DON’T MISS: Alpine State of Mind

By on March 15, 2018

The legacy of Fred Beckey ascends to the big screen

Nomad of the mountains Fred Beckey. (Dirtbag: The legend of Fred Beckey)

JACKSON HOLE, WY – Fred Beckey’s influence is everywhere in the mountains, including the Tetons and the Wind River Ranges.

“You can’t climb around North America without coming across a Fred Beckey route,” said Todd Offenbacher, a friend of the climber. “The plum lines, the most beautiful, most aesthetic lines—he would come in and get those beautiful gems that were unclimbed.”

Beckey, who died in October, had a prolific climbing career, which began when he was a teenager and continued into his 90s. He is the subject of the documentary Dirtbag: The Legend of Fred Beckey.

Offenbacher is an assistant producer on the film and bringing it to Jackson. “I think what really resonates with people with this documentary is Fred’s passion and commitment … to the mountains,” he said.

The 93-minute documentary follows Beckey from when he began climbing in the Cascades in the 1930s. By 1942, Beckey had made a name for himself in the alpine world when he and his brother survived a second ascent of Mount Waddington, considered the most difficult climb in North America at the time. That began a career marked by significant climbs and first ascents around the world. He pioneered routes people thought impossible and eschewed sponsorships and fame. “He did it because he loved it,” Offenbacher said.

He became known as a dirtbag climber, which the film defines as “one who forgoes material comforts and defies societal norms in pursuit of a nomadic mountaineering lifestyle.”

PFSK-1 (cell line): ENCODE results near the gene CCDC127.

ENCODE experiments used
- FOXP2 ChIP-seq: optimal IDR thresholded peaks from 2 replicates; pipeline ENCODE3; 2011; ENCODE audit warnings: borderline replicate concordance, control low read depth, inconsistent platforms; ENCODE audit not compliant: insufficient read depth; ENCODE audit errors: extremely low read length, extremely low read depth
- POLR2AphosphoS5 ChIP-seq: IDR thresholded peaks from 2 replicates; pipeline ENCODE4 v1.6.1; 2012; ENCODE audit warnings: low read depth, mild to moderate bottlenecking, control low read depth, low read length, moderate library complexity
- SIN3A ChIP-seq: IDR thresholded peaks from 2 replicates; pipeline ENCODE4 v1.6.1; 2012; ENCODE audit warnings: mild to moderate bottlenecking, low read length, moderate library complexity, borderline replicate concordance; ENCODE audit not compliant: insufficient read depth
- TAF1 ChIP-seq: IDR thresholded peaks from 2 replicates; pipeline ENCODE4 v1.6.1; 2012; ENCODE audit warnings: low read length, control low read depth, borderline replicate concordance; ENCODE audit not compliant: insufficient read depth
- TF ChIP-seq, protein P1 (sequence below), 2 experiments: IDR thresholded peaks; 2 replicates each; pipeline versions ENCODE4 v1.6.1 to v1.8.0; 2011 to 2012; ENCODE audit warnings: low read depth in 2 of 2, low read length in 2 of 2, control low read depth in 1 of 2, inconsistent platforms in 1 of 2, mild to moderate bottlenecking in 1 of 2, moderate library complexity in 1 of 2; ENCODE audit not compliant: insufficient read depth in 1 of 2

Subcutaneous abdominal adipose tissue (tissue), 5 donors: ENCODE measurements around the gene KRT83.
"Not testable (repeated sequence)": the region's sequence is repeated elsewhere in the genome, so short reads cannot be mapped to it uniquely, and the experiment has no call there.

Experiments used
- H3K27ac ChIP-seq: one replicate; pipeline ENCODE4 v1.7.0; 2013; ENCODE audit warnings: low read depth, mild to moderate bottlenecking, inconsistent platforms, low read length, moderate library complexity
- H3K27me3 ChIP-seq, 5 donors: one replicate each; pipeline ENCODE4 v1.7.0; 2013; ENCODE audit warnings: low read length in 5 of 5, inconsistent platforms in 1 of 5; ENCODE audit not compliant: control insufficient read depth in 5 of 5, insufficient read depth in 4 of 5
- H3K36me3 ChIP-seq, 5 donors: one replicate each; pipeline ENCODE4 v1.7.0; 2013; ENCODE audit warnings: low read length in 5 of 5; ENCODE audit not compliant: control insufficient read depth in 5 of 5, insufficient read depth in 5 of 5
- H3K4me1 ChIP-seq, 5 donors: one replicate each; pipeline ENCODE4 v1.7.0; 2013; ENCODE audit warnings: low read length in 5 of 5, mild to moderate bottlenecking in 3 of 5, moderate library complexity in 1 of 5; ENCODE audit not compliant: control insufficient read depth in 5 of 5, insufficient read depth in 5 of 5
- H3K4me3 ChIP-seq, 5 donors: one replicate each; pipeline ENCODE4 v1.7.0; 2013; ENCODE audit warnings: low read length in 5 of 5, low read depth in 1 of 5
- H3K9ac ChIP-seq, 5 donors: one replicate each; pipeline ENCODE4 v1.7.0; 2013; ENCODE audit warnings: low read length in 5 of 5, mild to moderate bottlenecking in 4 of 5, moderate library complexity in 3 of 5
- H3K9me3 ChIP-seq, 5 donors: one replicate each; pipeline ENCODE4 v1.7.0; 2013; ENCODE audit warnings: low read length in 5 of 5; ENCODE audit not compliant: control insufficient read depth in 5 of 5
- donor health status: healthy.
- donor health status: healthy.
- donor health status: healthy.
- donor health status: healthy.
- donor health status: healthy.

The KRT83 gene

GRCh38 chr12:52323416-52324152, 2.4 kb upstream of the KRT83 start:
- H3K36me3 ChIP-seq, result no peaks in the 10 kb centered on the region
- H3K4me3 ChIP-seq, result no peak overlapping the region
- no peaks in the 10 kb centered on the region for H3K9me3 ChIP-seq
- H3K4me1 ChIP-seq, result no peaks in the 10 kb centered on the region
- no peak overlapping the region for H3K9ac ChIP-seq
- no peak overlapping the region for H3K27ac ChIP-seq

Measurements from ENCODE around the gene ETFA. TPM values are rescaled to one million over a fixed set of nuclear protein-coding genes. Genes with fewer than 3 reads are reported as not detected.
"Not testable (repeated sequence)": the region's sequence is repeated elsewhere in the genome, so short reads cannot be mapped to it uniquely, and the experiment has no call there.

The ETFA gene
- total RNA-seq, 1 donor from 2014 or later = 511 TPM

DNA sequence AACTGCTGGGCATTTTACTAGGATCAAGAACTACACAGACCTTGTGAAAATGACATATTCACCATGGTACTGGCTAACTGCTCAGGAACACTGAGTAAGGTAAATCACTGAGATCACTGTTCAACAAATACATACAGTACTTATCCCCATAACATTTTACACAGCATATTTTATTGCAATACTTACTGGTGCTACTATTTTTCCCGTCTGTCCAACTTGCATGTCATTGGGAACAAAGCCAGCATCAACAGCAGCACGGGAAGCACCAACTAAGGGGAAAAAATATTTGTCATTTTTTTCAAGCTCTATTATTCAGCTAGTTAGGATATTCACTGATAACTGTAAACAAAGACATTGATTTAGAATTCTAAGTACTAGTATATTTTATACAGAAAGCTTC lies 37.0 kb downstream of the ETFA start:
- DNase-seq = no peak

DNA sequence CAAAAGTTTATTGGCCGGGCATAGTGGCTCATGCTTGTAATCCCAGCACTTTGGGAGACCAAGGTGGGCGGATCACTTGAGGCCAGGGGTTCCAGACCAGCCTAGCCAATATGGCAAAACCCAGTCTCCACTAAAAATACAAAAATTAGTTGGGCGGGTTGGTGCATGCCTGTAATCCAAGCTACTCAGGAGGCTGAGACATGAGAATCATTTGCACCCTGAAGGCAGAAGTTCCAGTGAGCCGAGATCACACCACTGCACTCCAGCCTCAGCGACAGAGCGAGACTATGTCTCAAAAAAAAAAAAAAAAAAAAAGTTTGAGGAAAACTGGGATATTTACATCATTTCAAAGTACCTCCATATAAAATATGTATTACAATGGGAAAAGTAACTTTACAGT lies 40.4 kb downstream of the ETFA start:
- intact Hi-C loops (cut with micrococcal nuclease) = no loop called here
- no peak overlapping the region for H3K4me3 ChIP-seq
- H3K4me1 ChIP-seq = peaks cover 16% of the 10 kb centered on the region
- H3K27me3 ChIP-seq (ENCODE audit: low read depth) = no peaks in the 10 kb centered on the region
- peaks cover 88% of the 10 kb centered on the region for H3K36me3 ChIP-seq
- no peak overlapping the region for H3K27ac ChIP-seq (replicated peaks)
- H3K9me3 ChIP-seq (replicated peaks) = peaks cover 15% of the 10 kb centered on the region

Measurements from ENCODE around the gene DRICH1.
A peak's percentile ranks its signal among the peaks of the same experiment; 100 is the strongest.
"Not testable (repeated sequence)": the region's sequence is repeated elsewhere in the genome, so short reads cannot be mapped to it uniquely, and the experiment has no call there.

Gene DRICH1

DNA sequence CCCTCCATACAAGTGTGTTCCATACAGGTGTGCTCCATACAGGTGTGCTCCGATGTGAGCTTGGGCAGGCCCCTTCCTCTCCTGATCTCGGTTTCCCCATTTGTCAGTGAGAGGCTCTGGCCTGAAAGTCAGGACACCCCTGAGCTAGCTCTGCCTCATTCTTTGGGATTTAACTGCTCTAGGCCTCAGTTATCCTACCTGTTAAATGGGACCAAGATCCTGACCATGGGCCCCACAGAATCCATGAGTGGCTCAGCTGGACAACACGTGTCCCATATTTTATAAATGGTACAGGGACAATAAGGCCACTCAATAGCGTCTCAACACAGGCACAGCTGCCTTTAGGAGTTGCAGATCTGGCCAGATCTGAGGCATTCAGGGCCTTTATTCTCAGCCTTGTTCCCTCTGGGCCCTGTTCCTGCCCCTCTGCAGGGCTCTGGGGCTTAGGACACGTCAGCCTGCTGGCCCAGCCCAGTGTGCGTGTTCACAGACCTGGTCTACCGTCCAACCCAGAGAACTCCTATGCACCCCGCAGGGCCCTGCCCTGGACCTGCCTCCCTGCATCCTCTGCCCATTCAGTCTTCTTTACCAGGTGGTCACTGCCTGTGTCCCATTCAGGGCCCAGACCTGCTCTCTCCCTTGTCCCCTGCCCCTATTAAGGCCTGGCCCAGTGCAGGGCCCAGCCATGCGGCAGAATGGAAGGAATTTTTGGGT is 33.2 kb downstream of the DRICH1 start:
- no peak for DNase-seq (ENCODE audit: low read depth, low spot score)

It was his individualism and his drive to focus solely on the sport that might have cost him a spot on the first American climbing team formed to summit Mount Everest in 1963. When he didn’t earn a spot on the expedition he headed to Alaska where he made multiple major first ascents that summer.

“It’s was unprecedented, especially for the time,” Offenbacher said.

The documentary weaves in and out of Beckey’s life until he was 94 and still going into the mountains. It’s one of the things Offenbacher admires most about his mentor and friend. Even as an old man, he went into the mountains and climbed. “It’s what he knew, it’s what he did,” Offenbacher said.

Director Dave O’Leske spent the past decade filming Beckey. Beckey kept meticulous journals throughout his life documenting his wild adventures, romantic dalliances and the sunrises he saw in places no one else had set foot. Animations from the journals, as well as photographs and archival footage help tell the story of his life. There are also more than 30 interviews with some of the world’s most famous climbers, including Yvon Chouinard, Conrad Anker and Reinhold Messner, who speak to Beckey’s impact on the climbing world and conservation.

“It really does document a huge span of American climbing history,” Offenbacher said. “No one will come close to the amount of climbs that he did.”

But the film also explores Beckey’s personal life. He never married or had children. Since he was 15 years old, his life was about climbing, Offfenbacher said. And Beckey did have some regrets about what he gave up to pursue his passion.

“For me, the most powerful part of the film is that it does address these parts of Fred’s life,” Offenbacher said.

It’s a story that will resonate with people even if they don’t know anything about climbing. Beckey is such an interesting character he draws viewers into the film, Offenbacher said.

“It’s not about climbing mountains, but being in the mountains,” Offenbacher said. “Anyone that appreciates the mountains and the beauty of the mountains can relate to this documentary.”

Beckey, at 94 years old, was able to see the film before he died Oct. 30, 2017. The documentary screened at more than 25 film festivals in 2017 and won 13 awards.

Those that attend should stay to the very end, Offenbacher said. There are several mini stories told during the credits. PJH

The film screens in Jackson on Tuesday at the Pink Garter Theatre. Doors open at 6:30 p.m. and the film starts at 7. Tickets are $15. There will be a raffle featuring Mammut gear prizes. Money raised from the raffle will go the Doug Coombs Foundation.


About Kelsey Dayton

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